9. #29
    Council Member slapout9's Avatar
    Join Date
    Dec 2005
    Posts
    4,818

    Default

    Jed, great post about what is really going on over there, but it is just so sad to read it.

  10. #30
    Council Member Culpeper's Avatar
    Join Date
    Aug 2006
    Location
    Roswell, USA
    Posts
    540

    Default

    Quote Originally Posted by slapout9 View Post
    Jed, great post about what is really going on over there, but it is just so sad to read it.
    Look on the brighter side. A successful counterinsurgency has a strong indigenous government and military that works side-by-side with the counterinsurgency. In Iraq, this is not really taking place. A successful insurgency needs a safe base of operation and a identifiable leadership that the populace will rally towards. This also is not really taking place. I don't see the latter doing anything towards the goals of a successful insurgency. I do see a mess. What we need is a new doctrine for counter-mess warfare, where CATCH-22 is the bible. The bottom line is that Iraq has been under civil war since they shook hands with Nazi Germany. Hitler maintained control of Germany as did Saddam in Iraq. However, that don't make it right. I guess we are stuck with letting Iraq burn itself into the ground and then build it up from scratch.

  11. #31
    Council Member slapout9's Avatar
    Join Date
    Dec 2005
    Posts
    4,818

    Default For Culpepper

    Counter mess warfare, you are on to something with that.
    I agree we may end up waiting until people have either left the country or get tired of fighting and are willing to try something else, like living instead of killing. I also agree that for CI to work there has to be and INDIG group for US to fight along side with to restore the legitimate government.

    PS maybe we should offer Saddam a Pardon if he comes back and fixes the everything and promises to be a good boy towards the US from now on.
    Last edited by slapout9; 10-28-2006 at 02:19 PM. Reason: add remarks

  12. #32
    Council Member CaptCav_CoVan's Avatar
    Join Date
    Oct 2006
    Location
    Michigan
    Posts
    36

    Default Iraq Index

    The latest figures can be found at the Brookings Institute publication, Iraq Index: Tracking Variables of Reconstruction & Security in Post-Saddam Iraq 2 October 2006. Very interesting statistics and trends.

  13. #33
    Small Wars Journal SWJED's Avatar
    Join Date
    Sep 2005
    Location
    Largo, Florida
    Posts
    3,989

    Default Language on Iraq - When is it Civil War?

    31 October Reuters - Language on Iraq - When is it Civil War? by Bernd Debusmann.

    What do you call a situation where 3,000 citizens of a country kill each other every month through bombing, shooting and beheading? If the country is Iraq, it depends on who answers the question.

    U.S. and Iraqi government leaders are avoiding the term "civil war," although President George W. Bush, Defense Secretary Donald Rumsfeld and several generals have said Iraq was "close to," "nearing" or "in danger of" civil war.

    Experts outside the administration have been less circumspect.

    "Iraq's conflict is now worse than civil war," said an October report by the Center for American Progress, a Washington think tank close to the Democratic Party.

    "The country suffers from at least four internal conflicts -- a Shiite-Sunni civil war in the center, intra-Shiite conflicts in the south, a Sunni insurgency in the west and ethnic tensions between Arabs and Kurds in the north."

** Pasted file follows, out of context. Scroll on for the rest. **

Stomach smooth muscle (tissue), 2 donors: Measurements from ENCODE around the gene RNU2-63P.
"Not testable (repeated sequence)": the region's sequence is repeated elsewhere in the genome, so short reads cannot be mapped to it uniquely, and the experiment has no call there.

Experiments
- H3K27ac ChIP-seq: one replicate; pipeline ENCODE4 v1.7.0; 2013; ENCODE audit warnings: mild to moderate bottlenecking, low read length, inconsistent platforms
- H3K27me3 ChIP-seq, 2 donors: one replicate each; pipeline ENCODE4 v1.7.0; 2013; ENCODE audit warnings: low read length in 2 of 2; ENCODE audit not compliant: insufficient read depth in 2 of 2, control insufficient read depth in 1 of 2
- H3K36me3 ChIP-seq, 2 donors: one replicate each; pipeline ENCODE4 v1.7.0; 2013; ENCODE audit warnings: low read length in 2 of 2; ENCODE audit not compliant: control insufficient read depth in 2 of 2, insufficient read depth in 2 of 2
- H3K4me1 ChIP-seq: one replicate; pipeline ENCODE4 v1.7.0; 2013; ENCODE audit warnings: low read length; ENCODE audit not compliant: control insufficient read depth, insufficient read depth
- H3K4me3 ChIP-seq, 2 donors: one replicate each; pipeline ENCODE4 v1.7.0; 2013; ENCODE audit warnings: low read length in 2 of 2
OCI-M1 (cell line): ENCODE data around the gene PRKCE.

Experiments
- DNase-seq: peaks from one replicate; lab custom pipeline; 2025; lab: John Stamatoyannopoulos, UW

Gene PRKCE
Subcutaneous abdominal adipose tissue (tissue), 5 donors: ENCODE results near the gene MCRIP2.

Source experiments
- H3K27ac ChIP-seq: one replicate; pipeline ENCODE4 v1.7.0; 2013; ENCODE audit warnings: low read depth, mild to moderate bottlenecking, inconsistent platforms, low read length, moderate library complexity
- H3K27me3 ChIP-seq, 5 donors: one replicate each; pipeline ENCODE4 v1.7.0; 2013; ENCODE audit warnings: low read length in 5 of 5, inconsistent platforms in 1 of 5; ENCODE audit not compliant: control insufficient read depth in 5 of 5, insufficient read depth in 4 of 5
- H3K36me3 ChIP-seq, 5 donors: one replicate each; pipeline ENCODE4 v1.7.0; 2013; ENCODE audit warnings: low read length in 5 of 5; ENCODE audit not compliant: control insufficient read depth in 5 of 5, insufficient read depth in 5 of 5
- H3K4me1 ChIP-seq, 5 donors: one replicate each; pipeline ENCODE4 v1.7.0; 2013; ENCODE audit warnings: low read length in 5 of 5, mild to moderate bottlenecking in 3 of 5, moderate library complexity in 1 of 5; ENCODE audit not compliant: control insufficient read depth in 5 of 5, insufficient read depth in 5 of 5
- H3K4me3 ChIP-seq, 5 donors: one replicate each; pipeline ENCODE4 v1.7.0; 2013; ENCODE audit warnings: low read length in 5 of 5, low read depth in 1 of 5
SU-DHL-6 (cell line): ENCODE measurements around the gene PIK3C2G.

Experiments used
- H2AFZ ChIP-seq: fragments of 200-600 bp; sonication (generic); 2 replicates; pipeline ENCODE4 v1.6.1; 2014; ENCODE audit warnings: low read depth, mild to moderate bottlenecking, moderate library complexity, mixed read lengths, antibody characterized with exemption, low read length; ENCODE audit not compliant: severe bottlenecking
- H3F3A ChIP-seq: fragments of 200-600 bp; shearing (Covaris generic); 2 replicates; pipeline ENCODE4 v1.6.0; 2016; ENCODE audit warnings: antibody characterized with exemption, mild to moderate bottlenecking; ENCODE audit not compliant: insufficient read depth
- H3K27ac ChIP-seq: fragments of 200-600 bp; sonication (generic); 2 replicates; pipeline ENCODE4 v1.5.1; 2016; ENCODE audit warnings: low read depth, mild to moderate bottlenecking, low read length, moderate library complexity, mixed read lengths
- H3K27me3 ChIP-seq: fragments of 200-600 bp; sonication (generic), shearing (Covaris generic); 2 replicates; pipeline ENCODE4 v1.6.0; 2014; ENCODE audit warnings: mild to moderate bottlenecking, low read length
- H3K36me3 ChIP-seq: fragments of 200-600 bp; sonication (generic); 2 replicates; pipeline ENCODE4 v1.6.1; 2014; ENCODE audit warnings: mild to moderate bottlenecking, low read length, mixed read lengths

Gen. John P. Abizaid, the commander of U.S. military operations in the Middle East, told a Senate committee in August that "the sectarian violence is probably as bad as I've seen it, in Baghdad in particular, and that if not stopped, it is possible that Iraq could move toward civil war."...

  14. #34
    Council Member
    Join Date
    Oct 2005
    Posts
    3,098

    Default

    Here's the report from the Center for American Progress referenced in that article:

    Progress in Iraq: A 2006 Report Card on the Bush Administration's Iraq Policy
    ...Iraq today stands between civil war and utter chaos, hardly the hope of a bipartisan majority of 79 U.S. Senators who nearly a year ago called on President Bush to put forward a strategy for “the successful completion of the mission in Iraq.” That vote prompted the Center for American Progress to issue quarterly report cards assessing the Bush administration’s Iraq policy.

    With fewer than three months remaining in 2006, our third quarter assessment of the Bush administration’s Iraq policy finds Iraq on the brink of collapse, with growing violence, increased sectarian tensions and divisions in the Iraqi national government, and few significant advances in Iraq’s economic reconstruction. All indicators point to the utter failure of President Bush’s strategy for Iraq.

    Iraq is a weak and failing state, with tens of thousands of innocent civilians killed and at least two million civil war refugees and internally displaced Iraqs, including thousands of Christians who faced increased persecution during the last three years. In three key areas outlined in the Bush administration’s “National Strategy for Victory in Iraq,” the United States has not achieved sufficient progress towards its goals...

  15. #35
    Small Wars Journal SWJED's Avatar
    Join Date
    Sep 2005
    Location
    Largo, Florida
    Posts
    3,989

    Default U.S. Central Command Charts Sharp Movement of the Civil Conflict in Iraq Toward Chaos

    1 November New York Times - U.S. Central Command Charts Sharp Movement of the Civil Conflict in Iraq Toward Chaos by Michael Gordon.

    A classified briefing prepared two weeks ago by the United States Central Command portrays Iraq as edging toward chaos, in a chart that the military is using as a barometer of civil conflict.

    A one-page slide shown at the Oct. 18 briefing provides a rare glimpse into how the military command that oversees the war is trying to track its trajectory, particularly in terms of sectarian fighting.